Tanarra’s Ian Carson shares thoughts on innovation and opportunities for Australia businesses.
23 Mar 2022
Covid sparked record new business starts across Australia in the last two years, which reaffirmed for me just how resourceful we humans are when confronted with disaster. My hairdresser had used her COVID‐19 lockdowns to think and reinvent her life. As a result, she started her own business. Some did not have time to think, barely hanging on by a thread or succumbing. But many thousands of business owners used the pandemic to reimagine their businesses.
With all States opening again we have witnessed the economy emerge from hibernation. Hospitality, the arts, the fitness sector and many more industries are adapting and coming back to what they do best ‐ providing ‘in person’ services to their customers. However, as we emerge, we can reflect on some of the changes and what they mean for business.
Most people have a general understanding about the economic impacts of COVID. Some know it resulted in Australia’s largest ever stimulus and can recognise the efforts of Governments to pump enormous amounts of cash into the economy. ‘Rivers of gold’ have kept the economy strong, with Federal and State Governments providing cash stimulus of over AUD$300 billion since the beginning of the pandemic. This is unprecedented in Australia’s history. Staggering liquidity in the economy has set off takeover‐mania and a scramble for assets. Throughout, banks have worked determinedly to support businesses.
Many business owners we are talking to are exploring different approaches and adapting to navigate this new world and for many that will be crucial if they are to prosper going forward. Many have used the time to restructure their capital to give them a path to growth.
Let’s look at some of the impacts, opportunities and threats for businesses as we emerge from the pandemic and then predict the top trends to watch going forward. As always, there have been winners and losers.
- Tourism is the key area in which we have seen stress. More than 300,000 Australian businesses rely on tourism. Borders have been closed and international tourists have not come for almost two years. With all borders now open, some operators have managed to survive with limited numbers of domestic tourists. Most expect tourism to rebound strongly when borders reopen.
- Restaurants, particularly CBD restaurants have suffered painfully and dramatically, particularly in states where the lockdowns were prolonged. Many cleverly changed their business model to home deliveries and selling branded produce through retailers.
- Australia’s significant international education industry has been severely impacted, with virtually zero overseas students for almost two years and uncertainty about when they will return in pre‐COVID numbers. Almost AUD$20 billion of value has been wiped from the sector in 18 months. This will take years to restore.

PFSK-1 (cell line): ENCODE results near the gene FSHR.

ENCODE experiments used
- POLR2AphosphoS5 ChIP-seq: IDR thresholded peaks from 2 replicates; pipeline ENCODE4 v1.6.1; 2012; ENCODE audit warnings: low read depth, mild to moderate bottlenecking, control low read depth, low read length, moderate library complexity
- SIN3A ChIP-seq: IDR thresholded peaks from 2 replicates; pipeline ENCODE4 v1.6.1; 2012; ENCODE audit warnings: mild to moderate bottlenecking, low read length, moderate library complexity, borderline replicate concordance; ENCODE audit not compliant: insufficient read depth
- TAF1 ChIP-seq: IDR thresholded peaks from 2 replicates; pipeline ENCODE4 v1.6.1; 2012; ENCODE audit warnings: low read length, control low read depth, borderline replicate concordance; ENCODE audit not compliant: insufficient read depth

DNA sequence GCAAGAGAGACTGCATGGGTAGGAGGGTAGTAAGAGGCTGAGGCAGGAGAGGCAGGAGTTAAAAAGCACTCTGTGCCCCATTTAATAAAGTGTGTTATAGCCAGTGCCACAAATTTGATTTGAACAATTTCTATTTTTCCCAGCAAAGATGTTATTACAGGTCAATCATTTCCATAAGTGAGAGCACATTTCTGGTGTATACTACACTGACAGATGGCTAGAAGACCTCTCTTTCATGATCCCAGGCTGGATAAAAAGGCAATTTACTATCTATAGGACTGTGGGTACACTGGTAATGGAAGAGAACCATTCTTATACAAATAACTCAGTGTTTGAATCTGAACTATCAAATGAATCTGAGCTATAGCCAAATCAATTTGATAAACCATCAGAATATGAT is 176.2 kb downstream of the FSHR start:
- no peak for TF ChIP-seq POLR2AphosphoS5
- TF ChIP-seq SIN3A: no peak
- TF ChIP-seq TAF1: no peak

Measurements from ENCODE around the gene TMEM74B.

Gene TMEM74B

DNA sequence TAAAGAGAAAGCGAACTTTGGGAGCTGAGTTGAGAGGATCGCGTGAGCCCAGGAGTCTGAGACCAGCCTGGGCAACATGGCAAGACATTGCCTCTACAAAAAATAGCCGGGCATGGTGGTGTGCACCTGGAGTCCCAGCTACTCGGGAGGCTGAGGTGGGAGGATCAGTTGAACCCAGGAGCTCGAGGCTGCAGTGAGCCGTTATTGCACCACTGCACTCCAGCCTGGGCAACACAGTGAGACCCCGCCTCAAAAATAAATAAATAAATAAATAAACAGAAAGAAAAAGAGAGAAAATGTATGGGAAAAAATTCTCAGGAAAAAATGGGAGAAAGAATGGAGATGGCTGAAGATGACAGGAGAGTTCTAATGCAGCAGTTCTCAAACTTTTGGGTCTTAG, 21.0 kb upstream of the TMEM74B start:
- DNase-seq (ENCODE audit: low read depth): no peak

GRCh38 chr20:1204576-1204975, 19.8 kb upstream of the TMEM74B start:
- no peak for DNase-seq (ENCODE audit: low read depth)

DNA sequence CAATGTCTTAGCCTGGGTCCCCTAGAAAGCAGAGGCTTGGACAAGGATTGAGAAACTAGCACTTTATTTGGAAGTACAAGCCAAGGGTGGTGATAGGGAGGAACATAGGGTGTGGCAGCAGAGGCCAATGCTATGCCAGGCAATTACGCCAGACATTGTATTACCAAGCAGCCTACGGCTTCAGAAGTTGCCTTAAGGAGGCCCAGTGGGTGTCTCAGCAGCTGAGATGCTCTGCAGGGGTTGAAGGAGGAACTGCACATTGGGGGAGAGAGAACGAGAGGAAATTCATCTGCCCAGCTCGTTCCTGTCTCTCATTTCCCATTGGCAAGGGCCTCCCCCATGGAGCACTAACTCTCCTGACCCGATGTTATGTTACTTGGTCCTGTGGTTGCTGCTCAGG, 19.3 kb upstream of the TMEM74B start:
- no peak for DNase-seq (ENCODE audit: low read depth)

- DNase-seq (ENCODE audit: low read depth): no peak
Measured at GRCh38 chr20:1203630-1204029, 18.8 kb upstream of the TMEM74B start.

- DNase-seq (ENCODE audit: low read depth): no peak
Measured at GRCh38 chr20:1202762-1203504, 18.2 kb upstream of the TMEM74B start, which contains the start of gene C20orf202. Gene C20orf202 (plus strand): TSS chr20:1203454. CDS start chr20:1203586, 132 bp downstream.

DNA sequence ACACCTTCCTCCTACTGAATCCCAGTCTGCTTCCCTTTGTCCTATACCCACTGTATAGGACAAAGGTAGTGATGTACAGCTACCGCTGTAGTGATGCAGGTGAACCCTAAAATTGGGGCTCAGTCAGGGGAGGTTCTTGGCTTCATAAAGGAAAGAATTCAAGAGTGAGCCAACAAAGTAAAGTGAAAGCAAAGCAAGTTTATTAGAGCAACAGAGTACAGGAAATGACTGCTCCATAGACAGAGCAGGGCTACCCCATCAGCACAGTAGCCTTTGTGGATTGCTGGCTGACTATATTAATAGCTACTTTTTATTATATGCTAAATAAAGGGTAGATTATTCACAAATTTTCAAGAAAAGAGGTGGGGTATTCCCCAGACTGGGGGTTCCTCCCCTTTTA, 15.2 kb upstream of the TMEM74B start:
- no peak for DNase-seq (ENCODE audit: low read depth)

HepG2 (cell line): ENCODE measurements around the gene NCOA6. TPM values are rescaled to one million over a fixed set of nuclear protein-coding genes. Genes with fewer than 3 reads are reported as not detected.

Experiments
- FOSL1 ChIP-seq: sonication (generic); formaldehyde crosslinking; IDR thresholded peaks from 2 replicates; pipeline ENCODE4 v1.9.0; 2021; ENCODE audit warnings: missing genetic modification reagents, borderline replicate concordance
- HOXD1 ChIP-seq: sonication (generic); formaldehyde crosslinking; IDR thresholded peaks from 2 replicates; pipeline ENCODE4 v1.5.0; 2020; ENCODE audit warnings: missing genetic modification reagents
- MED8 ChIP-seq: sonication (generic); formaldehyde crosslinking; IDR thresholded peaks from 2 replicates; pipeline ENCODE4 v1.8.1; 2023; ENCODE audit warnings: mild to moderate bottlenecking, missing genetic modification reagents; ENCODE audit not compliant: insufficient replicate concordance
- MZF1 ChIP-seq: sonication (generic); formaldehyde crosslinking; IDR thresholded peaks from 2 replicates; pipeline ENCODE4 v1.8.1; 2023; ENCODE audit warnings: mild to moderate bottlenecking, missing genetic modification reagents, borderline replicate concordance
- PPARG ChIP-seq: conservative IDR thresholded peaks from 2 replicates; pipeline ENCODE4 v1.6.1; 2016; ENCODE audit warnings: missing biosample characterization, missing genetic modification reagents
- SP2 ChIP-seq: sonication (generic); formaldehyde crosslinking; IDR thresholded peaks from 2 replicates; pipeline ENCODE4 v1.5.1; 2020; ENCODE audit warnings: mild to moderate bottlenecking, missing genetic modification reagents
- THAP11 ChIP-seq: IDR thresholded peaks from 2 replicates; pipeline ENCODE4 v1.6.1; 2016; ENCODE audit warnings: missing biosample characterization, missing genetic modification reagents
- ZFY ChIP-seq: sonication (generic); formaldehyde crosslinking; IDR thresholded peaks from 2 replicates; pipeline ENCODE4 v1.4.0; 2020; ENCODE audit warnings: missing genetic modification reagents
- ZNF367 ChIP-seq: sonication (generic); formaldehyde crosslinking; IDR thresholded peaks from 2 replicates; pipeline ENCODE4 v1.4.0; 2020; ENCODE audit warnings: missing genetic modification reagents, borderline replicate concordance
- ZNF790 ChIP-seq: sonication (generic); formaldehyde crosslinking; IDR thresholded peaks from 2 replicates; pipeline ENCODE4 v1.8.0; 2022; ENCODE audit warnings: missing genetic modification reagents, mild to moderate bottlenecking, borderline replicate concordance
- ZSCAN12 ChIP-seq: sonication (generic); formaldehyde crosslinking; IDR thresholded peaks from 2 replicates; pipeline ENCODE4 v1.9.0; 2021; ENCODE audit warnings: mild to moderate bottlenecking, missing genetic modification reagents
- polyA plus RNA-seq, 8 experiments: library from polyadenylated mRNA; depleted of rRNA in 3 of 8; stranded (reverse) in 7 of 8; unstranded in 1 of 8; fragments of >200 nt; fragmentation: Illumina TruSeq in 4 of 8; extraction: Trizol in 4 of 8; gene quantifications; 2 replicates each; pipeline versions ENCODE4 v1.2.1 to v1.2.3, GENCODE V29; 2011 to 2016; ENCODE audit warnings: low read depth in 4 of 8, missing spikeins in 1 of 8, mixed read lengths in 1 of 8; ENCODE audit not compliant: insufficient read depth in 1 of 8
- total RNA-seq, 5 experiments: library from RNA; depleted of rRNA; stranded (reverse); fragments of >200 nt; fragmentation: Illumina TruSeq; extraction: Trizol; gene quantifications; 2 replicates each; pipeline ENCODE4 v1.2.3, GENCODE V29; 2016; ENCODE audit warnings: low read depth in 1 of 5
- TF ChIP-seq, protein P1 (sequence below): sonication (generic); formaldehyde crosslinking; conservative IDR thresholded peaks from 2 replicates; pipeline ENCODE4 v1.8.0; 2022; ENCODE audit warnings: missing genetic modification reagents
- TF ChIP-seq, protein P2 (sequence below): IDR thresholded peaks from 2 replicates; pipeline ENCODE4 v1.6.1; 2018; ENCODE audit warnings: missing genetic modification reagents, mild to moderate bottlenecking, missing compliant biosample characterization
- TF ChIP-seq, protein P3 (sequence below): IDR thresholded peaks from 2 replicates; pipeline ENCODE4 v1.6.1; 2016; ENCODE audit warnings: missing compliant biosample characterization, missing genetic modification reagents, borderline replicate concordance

- We know that the arts sector has been severely affected with many companies and venues fighting for survival. This also applies to the ‘event industry’ which has seen a stream of work cancelled, or severely hampered by COVID protocols. The fitness industry all but ground to a halt with the closure of most gyms.
- Elective surgeries were stopped to ensure health systems could cope with demand – forcing Australians to live with minor ailments and many medical businesses to cut their costs.
- Aged care has been impacted with many families delaying the move into aged care as a caution with concerns about the virus.
The seismic shifts businesses are now pondering include the re‐emergence of manufacturing in Australia, increases in real wages and energy prices, increasing inflation and interest rates, labour shortages and significant supply chain disruption.
Just the effect of increased shipping costs, combined with shortages of building materials, with people at home and time on their hands, building and home renovations costs have increased exponentially. The dramatic increase in global shipping costs by up to ten fold, coupled with critical supply issues out of China and other countries, sees predictions of a manufacturing resurgence in Australia. Many products now becoming competitive to manufacture here, and smart businesses are now relooking at this.
Other non‐COVID factors have emerged concurrently, such as the dramatic increase in energy prices. Increasing inflation will mean that business input costs have increased and if businesses cannot pass on those costs, profitability will be impacted.
Savvy companies, which had to starve during COVID, have re‐emerged with leaner costs and more efficient operating models – these are the ones likely to survive and prosper in the new environment.
If owners didn’t test their key assumptions during this crisis, then they probably never will. For those with long memories, the Piper Alpha oil rig explosion in 1988, led to the expression, a ‘burning platform’. Events such as a war and COVID force dramatic decisions and change. If ever there was a ‘burning platform’ for businesses, it is now. For many businesses, it’s now or never.
Tanarra Restructuring Partners